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James Madison and the Future of Limited Government

About the Book

Americans are once again rediscovering the wisdom of the founders who wrote and ratified the U.S. Constitution, which has stood the test of two centuries. James Madison’s efforts in Philadelphia during the summer of 1787 earned him the reputation of being the “father of the Constitution.” The time is ripe for Madison to take his place alongside John Adams and Thomas Jefferson as a thinker for the ages.

This book looks at the ways in which Madison’s ideas might instruct and inform our era. Alex Kozinski, Stephen Engel, and Roger Pilon call for a return to Madison’s belief that the powers of the federal government are limited to those granted in the Constitution. The historians Joyce Malcolm and Robert McDonald examine the ways in which Madison was unique and the differences he had with Jefferson. Tom G. Palmer, Jacob Levy, and John Samples reflect on Madison’s implications for contemporary multiculturalism and the practice of direct democracy. Walter Berns and Michael Hayes hold up his strict separation of politics and religion for both praise and blame. The book closes with essays by James Dorn and John Tomasi, which suggest that developing nations and the larger world would do well to follow Madison’s concern for limited government and human rights.

The contributors to this volume provide an informed, but never pedantic, guide through Madison’s thought. They are determined to let Madison speak to our time. Every reader interested in current politics and the future of our Constitution will treasure this book.

About the Editor

John Samples is director of the Center for Representative Government at the Cato Institute and an adjunct professor of political science at the Johns Hopkins University.

What Others Have Said

“…a historical account that seems more relevant than ever.”

“To know America, you must know Madison. This delightful collection of essays applies Madisonian philosophy to a wide range of situations and controversies, past and present, from federalism to religion and politics to foreign policy. All of us — pure citizens and officeholders alike— will gain from a deeper understanding of Mr. Madison’s views and hopes for our Republic.”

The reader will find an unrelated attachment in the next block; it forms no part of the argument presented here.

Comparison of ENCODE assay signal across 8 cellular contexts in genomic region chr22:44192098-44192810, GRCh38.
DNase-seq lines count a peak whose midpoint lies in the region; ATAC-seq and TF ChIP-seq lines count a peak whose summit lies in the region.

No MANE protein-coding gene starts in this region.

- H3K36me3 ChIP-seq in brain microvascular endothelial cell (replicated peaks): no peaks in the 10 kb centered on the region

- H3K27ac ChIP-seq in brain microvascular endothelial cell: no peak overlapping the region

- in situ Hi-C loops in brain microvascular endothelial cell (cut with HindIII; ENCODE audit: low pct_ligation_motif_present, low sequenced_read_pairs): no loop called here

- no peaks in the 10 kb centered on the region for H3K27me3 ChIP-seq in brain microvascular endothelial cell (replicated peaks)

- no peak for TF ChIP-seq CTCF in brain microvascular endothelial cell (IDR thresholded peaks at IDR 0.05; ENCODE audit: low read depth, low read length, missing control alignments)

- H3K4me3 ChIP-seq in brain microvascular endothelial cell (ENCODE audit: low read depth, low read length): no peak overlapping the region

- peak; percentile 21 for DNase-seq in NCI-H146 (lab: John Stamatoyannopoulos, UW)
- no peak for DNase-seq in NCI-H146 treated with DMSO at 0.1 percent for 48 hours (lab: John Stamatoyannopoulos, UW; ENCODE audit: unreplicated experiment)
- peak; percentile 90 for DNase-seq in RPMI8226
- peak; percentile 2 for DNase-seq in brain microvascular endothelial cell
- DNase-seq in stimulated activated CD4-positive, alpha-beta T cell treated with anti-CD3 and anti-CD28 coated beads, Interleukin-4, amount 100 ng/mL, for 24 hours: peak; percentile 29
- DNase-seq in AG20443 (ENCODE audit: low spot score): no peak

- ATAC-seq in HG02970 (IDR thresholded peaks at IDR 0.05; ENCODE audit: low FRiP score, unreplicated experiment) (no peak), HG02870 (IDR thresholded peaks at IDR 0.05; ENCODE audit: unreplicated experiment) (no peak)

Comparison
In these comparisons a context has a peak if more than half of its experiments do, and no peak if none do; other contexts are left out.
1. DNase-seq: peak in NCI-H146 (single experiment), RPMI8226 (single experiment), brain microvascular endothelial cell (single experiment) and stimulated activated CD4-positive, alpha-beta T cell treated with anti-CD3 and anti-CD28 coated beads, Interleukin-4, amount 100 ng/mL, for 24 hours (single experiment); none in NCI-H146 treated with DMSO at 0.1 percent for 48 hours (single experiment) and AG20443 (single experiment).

—Larry J. Sabato, University of Virginia

“An interesting and important contribution to our understanding of this major Founder of American constitutionalism.”
—Garrett Ward Sheldon, Author, The Political Philosophy of James Madison

“A wonderful tribute to Madison! The scholars gathered in this volume offer invaluable explorations of what Madison’s political and constitutional practice and thought mean for us today, and they provide an important reminder of Madison’s continuing relevance to all those who hope to secure liberty.”
—Keith Whittington, Princeton University

“That Madison was in a real sense the founder of our constitutional order, or at least the most important influence on it, is well known. This collection of essays, however, brings the matter up‐​to‐​date. We still have much to learn from Madison in applying his ideas. The contributors to this book make a sizable step forward in this endeavor.”
—Gordon Tullock, University Professor of Law and Economics, George Mason University